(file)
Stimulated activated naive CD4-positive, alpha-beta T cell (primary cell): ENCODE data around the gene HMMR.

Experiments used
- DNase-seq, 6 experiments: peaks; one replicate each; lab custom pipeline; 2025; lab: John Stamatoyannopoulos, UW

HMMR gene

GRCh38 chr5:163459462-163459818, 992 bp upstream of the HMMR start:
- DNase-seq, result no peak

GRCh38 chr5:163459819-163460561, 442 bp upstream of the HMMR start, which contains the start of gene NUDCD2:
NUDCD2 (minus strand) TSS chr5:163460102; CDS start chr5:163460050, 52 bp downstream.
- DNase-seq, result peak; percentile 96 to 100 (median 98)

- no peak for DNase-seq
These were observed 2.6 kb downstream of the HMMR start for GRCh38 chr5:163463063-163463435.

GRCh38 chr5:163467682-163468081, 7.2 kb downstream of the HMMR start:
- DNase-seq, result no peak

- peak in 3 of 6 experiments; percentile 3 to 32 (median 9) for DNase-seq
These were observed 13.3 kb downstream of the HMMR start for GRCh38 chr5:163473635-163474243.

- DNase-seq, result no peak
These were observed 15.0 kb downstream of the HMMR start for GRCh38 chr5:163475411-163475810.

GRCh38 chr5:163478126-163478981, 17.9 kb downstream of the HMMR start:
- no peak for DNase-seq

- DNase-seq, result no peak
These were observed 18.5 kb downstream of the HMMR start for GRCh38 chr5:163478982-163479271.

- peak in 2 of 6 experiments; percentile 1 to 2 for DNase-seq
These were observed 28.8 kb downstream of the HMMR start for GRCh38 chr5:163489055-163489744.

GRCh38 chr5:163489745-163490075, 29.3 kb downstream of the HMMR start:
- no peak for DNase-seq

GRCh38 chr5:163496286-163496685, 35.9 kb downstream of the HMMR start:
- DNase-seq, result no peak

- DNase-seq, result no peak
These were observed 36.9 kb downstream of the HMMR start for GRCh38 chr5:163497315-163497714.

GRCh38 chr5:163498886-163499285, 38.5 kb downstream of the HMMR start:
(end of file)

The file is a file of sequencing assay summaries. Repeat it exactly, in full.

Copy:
Stimulated activated naive CD4-positive, alpha-beta T cell (primary cell): ENCODE data around the gene HMMR.

Experiments used
- DNase-seq, 6 experiments: peaks; one replicate each; lab custom pipeline; 2025; lab: John Stamatoyannopoulos, UW

HMMR gene

GRCh38 chr5:163459462-163459818, 992 bp upstream of the HMMR start:
- DNase-seq, result no peak

GRCh38 chr5:163459819-163460561, 442 bp upstream of the HMMR start, which contains the start of gene NUDCD2:
NUDCD2 (minus strand) TSS chr5:163460102; CDS start chr5:163460050, 52 bp downstream.
- DNase-seq, result peak; percentile 96 to 100 (median 98)

- no peak for DNase-seq
These were observed 2.6 kb downstream of the HMMR start for GRCh38 chr5:163463063-163463435.

GRCh38 chr5:163467682-163468081, 7.2 kb downstream of the HMMR start:
- DNase-seq, result no peak

- peak in 3 of 6 experiments; percentile 3 to 32 (median 9) for DNase-seq
These were observed 13.3 kb downstream of the HMMR start for GRCh38 chr5:163473635-163474243.

- DNase-seq, result no peak
These were observed 15.0 kb downstream of the HMMR start for GRCh38 chr5:163475411-163475810.

GRCh38 chr5:163478126-163478981, 17.9 kb downstream of the HMMR start:
- no peak for DNase-seq

- DNase-seq, result no peak
These were observed 18.5 kb downstream of the HMMR start for GRCh38 chr5:163478982-163479271.

- peak in 2 of 6 experiments; percentile 1 to 2 for DNase-seq
These were observed 28.8 kb downstream of the HMMR start for GRCh38 chr5:163489055-163489744.

GRCh38 chr5:163489745-163490075, 29.3 kb downstream of the HMMR start:
- no peak for DNase-seq

GRCh38 chr5:163496286-163496685, 35.9 kb downstream of the HMMR start:
- DNase-seq, result no peak

- DNase-seq, result no peak
These were observed 36.9 kb downstream of the HMMR start for GRCh38 chr5:163497315-163497714.

GRCh38 chr5:163498886-163499285, 38.5 kb downstream of the HMMR start: